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Cave of the Patriarchs

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Cave of the Patriarchs in Hebron, Israel.

The Cave of the Patriarchs—also known as the Cave of Machpelah (Hebrew: מערת המכפלה, Me'arat HaMachpela, Name means::"cave of the double tombs") or the Sanctuary of Abraham (Arabic: الحرم الإبراهيمي‎, Al-Haram Al-Ibrahimi)—is the burial chamber for the early biblical Patriarchs (Abraham, Isaac, and Jacob). The compound, located in the ancient city of Hebron in the West Bank, is the second holiest site for Jews (after the Temple Mount in Jerusalem) and is also venerated by Christians and Muslims who maintain that the site is the burial place of three biblical couples: (1) Abraham and Sarah; (2) Isaac and Rebekah; (3) Jacob and Leah.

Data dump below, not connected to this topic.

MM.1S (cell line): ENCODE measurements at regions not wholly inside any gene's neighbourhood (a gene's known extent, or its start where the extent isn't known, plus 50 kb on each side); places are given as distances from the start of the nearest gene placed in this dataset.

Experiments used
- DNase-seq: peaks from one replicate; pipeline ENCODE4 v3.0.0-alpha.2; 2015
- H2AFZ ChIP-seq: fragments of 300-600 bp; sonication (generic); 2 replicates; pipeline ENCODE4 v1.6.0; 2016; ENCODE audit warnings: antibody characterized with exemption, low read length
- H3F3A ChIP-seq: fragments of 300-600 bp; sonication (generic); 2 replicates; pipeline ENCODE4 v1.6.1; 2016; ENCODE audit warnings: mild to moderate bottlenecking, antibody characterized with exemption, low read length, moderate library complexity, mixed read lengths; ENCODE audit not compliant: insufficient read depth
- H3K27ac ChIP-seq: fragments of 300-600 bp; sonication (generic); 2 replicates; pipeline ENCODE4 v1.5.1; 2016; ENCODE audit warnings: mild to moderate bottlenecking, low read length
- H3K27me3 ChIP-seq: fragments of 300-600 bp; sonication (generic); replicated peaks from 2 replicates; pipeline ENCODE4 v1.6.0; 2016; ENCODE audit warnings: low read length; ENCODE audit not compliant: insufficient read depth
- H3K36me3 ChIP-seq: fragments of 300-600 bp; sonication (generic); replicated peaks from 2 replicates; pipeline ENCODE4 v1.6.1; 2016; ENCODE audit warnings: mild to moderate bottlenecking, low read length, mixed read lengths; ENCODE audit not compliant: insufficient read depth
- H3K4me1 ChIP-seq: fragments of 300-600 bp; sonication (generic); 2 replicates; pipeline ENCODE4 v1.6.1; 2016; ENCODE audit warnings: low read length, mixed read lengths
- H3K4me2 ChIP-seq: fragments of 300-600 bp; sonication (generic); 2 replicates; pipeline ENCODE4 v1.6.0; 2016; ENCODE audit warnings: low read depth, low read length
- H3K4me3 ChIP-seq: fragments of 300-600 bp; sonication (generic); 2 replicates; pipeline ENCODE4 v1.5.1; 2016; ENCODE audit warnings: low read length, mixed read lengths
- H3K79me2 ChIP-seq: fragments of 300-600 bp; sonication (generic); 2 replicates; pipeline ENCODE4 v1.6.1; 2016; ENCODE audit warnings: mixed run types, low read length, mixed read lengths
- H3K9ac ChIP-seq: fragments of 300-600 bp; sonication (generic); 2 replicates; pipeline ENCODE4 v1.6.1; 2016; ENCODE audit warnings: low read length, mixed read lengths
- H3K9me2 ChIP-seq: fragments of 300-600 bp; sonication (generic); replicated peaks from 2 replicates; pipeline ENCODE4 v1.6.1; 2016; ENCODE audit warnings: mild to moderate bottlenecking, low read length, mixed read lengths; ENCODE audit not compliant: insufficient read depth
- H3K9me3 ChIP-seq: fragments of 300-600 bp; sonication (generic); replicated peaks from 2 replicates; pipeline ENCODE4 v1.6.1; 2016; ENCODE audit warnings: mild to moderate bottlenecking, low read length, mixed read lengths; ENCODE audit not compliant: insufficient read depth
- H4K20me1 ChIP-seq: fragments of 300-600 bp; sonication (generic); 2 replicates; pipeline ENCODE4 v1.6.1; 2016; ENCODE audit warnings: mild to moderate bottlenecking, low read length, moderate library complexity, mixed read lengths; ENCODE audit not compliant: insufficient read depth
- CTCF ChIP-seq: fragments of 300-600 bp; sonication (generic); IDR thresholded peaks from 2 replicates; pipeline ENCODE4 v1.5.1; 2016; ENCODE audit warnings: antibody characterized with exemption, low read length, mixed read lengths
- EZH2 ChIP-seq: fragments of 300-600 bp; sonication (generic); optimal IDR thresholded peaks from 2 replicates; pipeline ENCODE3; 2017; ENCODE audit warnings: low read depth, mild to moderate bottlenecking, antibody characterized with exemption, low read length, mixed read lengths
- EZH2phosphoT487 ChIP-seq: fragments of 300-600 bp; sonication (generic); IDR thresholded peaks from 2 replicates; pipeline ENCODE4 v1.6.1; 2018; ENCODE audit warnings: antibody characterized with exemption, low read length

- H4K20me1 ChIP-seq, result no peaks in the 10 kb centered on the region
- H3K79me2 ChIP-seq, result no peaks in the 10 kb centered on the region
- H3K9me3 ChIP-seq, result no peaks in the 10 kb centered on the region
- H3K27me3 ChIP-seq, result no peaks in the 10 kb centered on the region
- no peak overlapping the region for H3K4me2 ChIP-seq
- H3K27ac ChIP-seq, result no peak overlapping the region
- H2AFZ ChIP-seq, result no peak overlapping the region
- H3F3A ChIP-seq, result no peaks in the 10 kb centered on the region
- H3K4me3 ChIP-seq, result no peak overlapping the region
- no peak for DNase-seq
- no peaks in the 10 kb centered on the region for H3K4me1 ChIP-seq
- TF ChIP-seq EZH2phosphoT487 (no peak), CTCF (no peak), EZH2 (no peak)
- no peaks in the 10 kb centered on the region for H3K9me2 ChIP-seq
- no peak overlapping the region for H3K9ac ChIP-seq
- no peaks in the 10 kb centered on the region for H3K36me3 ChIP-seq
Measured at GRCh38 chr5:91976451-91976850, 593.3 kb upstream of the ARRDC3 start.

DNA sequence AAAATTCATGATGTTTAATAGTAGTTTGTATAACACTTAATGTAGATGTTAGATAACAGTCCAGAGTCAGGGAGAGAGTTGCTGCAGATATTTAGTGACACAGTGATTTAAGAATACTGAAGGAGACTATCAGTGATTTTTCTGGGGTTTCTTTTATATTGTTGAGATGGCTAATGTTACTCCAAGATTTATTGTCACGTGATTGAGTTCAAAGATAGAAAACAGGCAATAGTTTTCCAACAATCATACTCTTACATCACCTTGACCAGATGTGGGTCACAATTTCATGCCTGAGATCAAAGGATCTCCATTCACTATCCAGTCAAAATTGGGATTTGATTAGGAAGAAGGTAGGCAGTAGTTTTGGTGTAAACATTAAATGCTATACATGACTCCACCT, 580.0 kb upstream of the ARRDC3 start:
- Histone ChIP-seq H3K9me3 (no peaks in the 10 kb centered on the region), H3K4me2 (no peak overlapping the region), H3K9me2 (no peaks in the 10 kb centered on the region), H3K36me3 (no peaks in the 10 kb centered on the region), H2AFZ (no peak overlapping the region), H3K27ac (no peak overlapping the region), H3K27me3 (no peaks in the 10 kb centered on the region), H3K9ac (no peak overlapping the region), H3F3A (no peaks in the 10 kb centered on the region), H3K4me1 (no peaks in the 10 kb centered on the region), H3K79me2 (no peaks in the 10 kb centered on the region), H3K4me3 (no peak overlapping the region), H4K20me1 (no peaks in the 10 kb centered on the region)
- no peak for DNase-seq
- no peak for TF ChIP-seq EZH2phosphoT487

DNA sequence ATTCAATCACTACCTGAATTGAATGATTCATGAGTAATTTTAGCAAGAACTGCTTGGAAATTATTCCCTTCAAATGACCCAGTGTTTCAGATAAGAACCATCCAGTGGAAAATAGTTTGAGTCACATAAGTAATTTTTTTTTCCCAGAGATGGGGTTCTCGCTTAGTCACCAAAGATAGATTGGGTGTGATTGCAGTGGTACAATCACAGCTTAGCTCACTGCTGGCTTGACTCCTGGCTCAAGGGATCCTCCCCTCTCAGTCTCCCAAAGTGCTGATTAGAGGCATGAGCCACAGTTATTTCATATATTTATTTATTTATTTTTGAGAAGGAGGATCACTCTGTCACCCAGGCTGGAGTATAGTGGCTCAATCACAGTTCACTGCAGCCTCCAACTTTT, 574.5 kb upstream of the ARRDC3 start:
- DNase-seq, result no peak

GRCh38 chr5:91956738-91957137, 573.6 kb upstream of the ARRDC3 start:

Book of Genesis

It is mentioned as having been purchased by the Hebrew patriarch Abraham as a burial plot for his family after his wife Sarah died (Genesis 23:1-20 ). He bought a plot of land near Hebron from Ephron the Hittite, the Cave of Machpelah, for 400 shekels of silver. There he buried his wife Sarah. Later Abraham himself (Genesis 49:31 ), Isaac and Rebekah (Genesis 35:29 ; Genesis 49:31 ), then Jacob and Leah (Genesis 49:28-33 ; Genesis 50:4-5 ; Genesis 50:12-13 ) were buried there. The Hebrew name ("cave of the double tombs") refers to the physical layout of the original two chambers. Jacob dug further in, to make a third chamber for Leah and himself (Genesis 50:5 ). Jacob's other wife, Rachel, was buried "in the way to Ephrath, which is Bethlehem" (Genesis 35:19-20 ). The site is now known as the Tomb of the Patriarchs or the Tomb of the Patriarchs and Matriarchs and is a sacred site to Christians, Jews, and Muslims alike.


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